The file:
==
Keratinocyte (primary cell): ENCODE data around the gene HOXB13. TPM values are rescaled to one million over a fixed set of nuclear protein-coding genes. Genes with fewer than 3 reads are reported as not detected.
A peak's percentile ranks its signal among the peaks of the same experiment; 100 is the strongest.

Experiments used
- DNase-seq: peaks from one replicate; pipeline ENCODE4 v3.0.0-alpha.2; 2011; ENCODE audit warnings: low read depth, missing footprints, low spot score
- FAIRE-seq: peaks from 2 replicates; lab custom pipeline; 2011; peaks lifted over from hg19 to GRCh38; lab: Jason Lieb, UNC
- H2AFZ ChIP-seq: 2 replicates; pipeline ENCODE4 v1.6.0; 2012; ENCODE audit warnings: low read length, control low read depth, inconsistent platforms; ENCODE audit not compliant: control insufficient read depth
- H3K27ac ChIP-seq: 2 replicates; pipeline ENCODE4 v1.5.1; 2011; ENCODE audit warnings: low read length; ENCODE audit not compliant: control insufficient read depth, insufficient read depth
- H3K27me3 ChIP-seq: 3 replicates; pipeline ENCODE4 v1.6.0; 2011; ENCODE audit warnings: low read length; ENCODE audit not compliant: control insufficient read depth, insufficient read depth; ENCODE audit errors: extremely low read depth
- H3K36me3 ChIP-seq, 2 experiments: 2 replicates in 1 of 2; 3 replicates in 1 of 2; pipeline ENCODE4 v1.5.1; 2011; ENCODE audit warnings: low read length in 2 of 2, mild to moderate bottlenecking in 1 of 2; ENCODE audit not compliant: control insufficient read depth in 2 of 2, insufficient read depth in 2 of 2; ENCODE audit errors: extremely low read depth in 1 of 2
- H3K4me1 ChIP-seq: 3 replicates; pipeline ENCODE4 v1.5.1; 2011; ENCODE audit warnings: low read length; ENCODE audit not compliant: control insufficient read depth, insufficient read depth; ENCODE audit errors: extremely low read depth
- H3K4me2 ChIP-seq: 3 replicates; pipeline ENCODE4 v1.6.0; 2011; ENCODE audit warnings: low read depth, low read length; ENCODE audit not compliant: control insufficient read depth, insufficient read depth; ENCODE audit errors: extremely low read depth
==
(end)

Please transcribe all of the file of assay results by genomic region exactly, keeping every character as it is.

Keratinocyte (primary cell): ENCODE data around the gene HOXB13. TPM values are rescaled to one million over a fixed set of nuclear protein-coding genes. Genes with fewer than 3 reads are reported as not detected.
A peak's percentile ranks its signal among the peaks of the same experiment; 100 is the strongest.

Experiments used
- DNase-seq: peaks from one replicate; pipeline ENCODE4 v3.0.0-alpha.2; 2011; ENCODE audit warnings: low read depth, missing footprints, low spot score
- FAIRE-seq: peaks from 2 replicates; lab custom pipeline; 2011; peaks lifted over from hg19 to GRCh38; lab: Jason Lieb, UNC
- H2AFZ ChIP-seq: 2 replicates; pipeline ENCODE4 v1.6.0; 2012; ENCODE audit warnings: low read length, control low read depth, inconsistent platforms; ENCODE audit not compliant: control insufficient read depth
- H3K27ac ChIP-seq: 2 replicates; pipeline ENCODE4 v1.5.1; 2011; ENCODE audit warnings: low read length; ENCODE audit not compliant: control insufficient read depth, insufficient read depth
- H3K27me3 ChIP-seq: 3 replicates; pipeline ENCODE4 v1.6.0; 2011; ENCODE audit warnings: low read length; ENCODE audit not compliant: control insufficient read depth, insufficient read depth; ENCODE audit errors: extremely low read depth
- H3K36me3 ChIP-seq, 2 experiments: 2 replicates in 1 of 2; 3 replicates in 1 of 2; pipeline ENCODE4 v1.5.1; 2011; ENCODE audit warnings: low read length in 2 of 2, mild to moderate bottlenecking in 1 of 2; ENCODE audit not compliant: control insufficient read depth in 2 of 2, insufficient read depth in 2 of 2; ENCODE audit errors: extremely low read depth in 1 of 2
- H3K4me1 ChIP-seq: 3 replicates; pipeline ENCODE4 v1.5.1; 2011; ENCODE audit warnings: low read length; ENCODE audit not compliant: control insufficient read depth, insufficient read depth; ENCODE audit errors: extremely low read depth
- H3K4me2 ChIP-seq: 3 replicates; pipeline ENCODE4 v1.6.0; 2011; ENCODE audit warnings: low read depth, low read length; ENCODE audit not compliant: control insufficient read depth, insufficient read depth; ENCODE audit errors: extremely low read depth